Of all the characters to provoke Skyler's agonizing, riveting break down, it's ironic that it's Marie, the show's most unsympathetically portrayed woman. Her default mode right through this very scene, when she kvetched about the subpar window-washing techniques of "the more ethnic-looking" car-wash employee, has been to say and do the most stereotypically priggish, square, obnoxious, assholish thing possible at any given moment. It's a shame, because Betsy Brandt has shone every time the writers have added colors to Marie's palette – confident and funny when she went to real-estate open houses and made up whole new life stories; playful and sexy when she jerks Hank off in the hospital; genuine and suddenly selfless when reacting to trauma experienced by her loved ones. We see that side of her later in the episode, when she responds to the revelation that Sky cheated on Walt with Ted (I was genuinely unsure whether or not Walt knew Sky had never told Marie about this, until he took that IDGAF bite of the apple afterwards) by hugging him with an intensity that even an accomplished liar like Walt didn't expect to wring out of her.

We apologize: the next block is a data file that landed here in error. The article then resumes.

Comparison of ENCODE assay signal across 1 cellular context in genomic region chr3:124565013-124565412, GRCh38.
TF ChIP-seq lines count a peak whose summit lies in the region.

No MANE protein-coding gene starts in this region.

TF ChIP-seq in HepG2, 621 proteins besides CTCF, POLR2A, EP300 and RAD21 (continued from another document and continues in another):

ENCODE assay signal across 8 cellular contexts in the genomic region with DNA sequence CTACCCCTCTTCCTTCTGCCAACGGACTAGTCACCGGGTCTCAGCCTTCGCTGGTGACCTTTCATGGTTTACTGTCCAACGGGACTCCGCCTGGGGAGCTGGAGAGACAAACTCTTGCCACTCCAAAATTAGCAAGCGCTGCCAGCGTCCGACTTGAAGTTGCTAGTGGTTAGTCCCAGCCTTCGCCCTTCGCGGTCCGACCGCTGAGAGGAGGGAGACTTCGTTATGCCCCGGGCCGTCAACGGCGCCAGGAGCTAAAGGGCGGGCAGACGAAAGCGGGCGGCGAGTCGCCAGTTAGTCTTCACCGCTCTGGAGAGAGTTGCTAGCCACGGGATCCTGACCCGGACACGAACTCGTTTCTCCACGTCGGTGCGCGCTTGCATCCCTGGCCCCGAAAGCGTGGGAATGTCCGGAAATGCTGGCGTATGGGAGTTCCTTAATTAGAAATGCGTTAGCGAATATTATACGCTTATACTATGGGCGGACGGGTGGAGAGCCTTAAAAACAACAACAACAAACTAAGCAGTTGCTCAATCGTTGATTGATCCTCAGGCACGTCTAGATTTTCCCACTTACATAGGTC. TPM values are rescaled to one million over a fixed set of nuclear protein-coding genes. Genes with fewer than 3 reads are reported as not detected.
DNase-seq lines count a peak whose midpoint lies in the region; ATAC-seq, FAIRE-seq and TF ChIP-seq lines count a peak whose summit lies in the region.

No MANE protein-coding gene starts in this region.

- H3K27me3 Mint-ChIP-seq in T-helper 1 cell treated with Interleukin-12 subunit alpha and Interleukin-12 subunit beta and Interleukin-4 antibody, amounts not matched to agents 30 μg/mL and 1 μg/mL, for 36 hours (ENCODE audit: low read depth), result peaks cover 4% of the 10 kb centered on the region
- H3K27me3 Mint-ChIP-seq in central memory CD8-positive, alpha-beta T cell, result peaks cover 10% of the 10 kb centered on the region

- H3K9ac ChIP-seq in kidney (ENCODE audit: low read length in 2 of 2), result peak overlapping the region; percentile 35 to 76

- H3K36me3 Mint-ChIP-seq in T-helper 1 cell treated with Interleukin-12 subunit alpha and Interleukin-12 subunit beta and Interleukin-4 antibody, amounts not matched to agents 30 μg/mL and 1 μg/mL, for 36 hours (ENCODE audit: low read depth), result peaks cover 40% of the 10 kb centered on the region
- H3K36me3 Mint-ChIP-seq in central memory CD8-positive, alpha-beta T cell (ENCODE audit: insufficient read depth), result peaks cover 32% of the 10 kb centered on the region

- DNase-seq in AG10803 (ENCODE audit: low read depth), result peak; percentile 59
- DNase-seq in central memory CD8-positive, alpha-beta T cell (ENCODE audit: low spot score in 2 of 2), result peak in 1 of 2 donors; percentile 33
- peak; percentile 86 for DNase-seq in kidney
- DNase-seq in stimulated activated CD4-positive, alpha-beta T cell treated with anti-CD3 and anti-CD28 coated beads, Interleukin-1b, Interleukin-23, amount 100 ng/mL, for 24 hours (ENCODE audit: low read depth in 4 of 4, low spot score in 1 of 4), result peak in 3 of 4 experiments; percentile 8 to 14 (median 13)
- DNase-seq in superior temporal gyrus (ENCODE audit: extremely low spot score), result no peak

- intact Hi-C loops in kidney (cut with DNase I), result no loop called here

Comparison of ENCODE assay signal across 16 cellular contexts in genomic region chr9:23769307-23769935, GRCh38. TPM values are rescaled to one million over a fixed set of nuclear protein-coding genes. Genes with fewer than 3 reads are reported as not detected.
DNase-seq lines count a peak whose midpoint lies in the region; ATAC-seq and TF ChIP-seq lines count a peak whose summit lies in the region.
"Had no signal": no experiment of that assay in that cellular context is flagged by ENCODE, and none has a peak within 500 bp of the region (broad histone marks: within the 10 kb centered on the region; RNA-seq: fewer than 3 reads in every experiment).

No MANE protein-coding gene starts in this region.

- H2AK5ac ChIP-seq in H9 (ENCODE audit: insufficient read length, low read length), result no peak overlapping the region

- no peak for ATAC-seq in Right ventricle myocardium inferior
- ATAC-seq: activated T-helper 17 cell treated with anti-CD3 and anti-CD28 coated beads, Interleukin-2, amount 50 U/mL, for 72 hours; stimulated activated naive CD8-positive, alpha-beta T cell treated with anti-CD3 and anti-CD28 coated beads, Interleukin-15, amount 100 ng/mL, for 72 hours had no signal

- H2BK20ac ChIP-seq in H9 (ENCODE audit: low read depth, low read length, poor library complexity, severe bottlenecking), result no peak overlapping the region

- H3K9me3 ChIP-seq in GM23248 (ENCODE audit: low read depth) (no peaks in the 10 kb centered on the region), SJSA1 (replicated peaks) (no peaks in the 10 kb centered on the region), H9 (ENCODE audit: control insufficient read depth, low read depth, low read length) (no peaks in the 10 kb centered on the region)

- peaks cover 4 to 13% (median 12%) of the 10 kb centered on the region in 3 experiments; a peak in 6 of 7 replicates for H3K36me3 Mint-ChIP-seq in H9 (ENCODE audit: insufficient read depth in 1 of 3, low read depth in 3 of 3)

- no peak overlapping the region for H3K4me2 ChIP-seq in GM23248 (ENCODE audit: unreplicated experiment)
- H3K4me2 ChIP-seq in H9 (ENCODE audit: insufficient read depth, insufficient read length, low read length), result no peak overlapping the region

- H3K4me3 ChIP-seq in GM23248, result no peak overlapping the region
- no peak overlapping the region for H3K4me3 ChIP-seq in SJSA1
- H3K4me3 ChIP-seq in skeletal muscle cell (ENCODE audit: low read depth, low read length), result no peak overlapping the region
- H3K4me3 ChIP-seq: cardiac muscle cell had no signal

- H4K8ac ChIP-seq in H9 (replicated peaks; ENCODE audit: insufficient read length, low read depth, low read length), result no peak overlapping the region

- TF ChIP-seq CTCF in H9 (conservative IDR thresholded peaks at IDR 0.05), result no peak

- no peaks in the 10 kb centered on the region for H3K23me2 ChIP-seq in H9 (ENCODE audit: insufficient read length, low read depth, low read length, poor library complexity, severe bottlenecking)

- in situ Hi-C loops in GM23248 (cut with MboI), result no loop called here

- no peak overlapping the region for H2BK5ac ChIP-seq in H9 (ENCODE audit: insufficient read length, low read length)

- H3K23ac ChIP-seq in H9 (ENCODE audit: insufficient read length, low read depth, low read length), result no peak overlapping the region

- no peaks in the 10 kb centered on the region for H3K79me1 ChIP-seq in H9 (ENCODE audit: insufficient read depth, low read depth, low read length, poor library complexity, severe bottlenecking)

Indeed, Walt not quite having a handle on how to deal with the people in his life made for a running theme. He's got Jesse wrapped around his finger, yeah, gently steering him away from Andrea and Brock over beers and the Three Stooges. (Is Mike Moe or Curly? That is the question.) But that only happened after he hung out with Brock and realized he wasn't quite as comfortable with having poisoned a child as he thought he was. He's obviously badly misread Skyler's state of mind, too, and remains just as oblivious and uncaring after her breakdown. I mean, dude invited a woman driven to mental illness by his murderous criminal activities to sit with him and the kids and watch the fucking end of fucking Scarface.